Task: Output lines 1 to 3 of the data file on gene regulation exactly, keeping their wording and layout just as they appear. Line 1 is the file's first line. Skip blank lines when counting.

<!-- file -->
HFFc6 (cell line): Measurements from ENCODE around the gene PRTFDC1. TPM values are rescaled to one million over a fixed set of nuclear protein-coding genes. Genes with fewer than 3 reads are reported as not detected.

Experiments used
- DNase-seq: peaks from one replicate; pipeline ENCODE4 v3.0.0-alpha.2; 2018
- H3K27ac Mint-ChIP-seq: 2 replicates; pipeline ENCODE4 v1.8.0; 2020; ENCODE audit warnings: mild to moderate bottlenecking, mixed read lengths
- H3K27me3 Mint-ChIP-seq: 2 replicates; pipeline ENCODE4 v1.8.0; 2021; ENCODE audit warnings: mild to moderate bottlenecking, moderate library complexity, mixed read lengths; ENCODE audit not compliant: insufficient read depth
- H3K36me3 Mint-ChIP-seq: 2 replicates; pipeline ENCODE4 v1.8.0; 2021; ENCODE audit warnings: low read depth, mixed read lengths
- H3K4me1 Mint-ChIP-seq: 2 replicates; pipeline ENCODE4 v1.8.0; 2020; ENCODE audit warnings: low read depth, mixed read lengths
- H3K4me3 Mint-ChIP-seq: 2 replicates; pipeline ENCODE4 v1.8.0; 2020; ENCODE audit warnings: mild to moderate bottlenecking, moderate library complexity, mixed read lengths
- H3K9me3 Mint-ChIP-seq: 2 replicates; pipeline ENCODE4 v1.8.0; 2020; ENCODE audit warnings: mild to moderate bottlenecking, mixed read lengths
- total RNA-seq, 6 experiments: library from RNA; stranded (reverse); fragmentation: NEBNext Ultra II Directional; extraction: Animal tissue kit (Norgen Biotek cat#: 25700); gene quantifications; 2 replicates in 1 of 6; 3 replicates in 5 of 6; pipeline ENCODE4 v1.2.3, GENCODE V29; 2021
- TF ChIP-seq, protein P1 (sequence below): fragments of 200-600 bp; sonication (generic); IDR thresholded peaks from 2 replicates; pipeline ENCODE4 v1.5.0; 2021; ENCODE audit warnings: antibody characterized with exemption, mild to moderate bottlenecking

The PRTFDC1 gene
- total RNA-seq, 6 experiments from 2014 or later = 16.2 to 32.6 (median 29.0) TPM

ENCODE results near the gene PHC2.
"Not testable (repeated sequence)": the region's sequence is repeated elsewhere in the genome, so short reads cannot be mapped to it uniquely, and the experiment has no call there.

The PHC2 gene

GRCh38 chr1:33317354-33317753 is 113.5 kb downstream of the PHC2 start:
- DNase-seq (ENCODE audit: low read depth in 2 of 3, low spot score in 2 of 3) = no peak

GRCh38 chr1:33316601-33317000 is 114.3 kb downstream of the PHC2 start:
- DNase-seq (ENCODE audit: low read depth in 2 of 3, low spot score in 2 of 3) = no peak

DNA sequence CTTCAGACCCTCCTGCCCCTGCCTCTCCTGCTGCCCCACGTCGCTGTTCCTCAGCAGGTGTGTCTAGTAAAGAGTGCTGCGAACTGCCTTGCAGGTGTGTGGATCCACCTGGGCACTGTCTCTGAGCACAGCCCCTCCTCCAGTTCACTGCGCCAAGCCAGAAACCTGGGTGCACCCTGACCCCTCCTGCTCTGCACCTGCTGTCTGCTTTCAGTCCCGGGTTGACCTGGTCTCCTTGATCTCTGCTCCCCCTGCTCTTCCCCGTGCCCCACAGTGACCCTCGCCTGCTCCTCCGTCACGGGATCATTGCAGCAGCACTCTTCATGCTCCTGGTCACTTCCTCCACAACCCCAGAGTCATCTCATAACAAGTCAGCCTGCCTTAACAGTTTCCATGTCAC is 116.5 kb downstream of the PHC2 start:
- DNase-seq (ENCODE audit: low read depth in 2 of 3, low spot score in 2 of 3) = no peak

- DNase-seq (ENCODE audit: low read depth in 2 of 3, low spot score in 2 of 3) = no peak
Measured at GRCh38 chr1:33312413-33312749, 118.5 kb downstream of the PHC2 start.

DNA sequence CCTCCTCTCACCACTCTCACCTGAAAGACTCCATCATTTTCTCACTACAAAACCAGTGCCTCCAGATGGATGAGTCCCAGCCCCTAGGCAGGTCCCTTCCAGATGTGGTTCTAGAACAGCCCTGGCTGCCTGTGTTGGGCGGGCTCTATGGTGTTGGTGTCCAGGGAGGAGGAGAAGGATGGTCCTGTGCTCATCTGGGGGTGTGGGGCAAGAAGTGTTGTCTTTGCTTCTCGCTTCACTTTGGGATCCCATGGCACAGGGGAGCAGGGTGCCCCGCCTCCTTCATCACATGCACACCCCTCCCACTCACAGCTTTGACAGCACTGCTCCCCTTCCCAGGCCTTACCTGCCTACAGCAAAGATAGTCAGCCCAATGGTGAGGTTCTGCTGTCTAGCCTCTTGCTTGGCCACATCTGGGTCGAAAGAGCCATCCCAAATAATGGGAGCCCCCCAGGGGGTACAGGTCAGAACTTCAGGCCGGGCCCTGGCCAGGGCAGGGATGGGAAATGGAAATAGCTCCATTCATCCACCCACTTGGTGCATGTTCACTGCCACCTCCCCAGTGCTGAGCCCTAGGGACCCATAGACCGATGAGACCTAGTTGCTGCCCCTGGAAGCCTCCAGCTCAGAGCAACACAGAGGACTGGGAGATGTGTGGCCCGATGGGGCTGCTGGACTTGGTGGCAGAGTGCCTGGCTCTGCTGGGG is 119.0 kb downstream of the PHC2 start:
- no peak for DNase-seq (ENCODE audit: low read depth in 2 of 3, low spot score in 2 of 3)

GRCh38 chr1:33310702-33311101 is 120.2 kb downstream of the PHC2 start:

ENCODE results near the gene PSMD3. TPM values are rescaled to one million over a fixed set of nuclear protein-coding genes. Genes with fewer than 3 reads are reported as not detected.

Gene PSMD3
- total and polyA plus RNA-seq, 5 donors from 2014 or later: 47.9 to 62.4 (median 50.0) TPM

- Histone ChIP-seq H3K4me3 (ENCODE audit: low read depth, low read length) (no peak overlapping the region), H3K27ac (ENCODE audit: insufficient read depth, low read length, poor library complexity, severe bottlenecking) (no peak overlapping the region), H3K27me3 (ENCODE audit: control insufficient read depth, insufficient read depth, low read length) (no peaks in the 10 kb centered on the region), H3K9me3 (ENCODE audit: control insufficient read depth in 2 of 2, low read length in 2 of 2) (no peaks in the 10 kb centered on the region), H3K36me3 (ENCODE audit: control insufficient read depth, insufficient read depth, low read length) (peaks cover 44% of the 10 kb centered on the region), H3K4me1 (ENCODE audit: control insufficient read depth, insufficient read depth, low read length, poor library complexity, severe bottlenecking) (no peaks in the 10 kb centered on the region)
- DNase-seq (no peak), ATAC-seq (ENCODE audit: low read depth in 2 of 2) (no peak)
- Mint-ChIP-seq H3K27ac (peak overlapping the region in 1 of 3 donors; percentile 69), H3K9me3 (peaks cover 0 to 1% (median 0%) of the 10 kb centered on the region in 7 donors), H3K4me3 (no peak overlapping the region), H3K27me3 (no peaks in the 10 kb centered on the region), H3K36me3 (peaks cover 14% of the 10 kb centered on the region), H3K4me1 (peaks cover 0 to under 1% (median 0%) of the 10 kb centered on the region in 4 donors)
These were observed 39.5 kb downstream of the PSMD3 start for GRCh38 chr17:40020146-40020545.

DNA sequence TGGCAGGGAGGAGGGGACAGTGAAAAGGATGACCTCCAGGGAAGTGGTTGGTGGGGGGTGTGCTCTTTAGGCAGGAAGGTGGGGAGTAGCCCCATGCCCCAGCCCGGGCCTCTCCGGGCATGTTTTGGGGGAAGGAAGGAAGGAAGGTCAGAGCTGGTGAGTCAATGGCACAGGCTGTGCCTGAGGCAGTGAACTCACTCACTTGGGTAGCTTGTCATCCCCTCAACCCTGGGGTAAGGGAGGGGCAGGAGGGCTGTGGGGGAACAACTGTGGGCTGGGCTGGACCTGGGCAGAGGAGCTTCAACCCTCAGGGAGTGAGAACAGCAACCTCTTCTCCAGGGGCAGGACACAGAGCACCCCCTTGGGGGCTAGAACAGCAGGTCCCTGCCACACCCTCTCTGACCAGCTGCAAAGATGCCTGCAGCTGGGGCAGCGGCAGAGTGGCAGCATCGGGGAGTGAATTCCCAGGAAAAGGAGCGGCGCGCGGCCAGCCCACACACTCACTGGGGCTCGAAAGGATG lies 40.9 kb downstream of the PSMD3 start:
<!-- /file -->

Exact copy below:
HFFc6 (cell line): Measurements from ENCODE around the gene PRTFDC1. TPM values are rescaled to one million over a fixed set of nuclear protein-coding genes. Genes with fewer than 3 reads are reported as not detected.

Experiments used
- DNase-seq: peaks from one replicate; pipeline ENCODE4 v3.0.0-alpha.2; 2018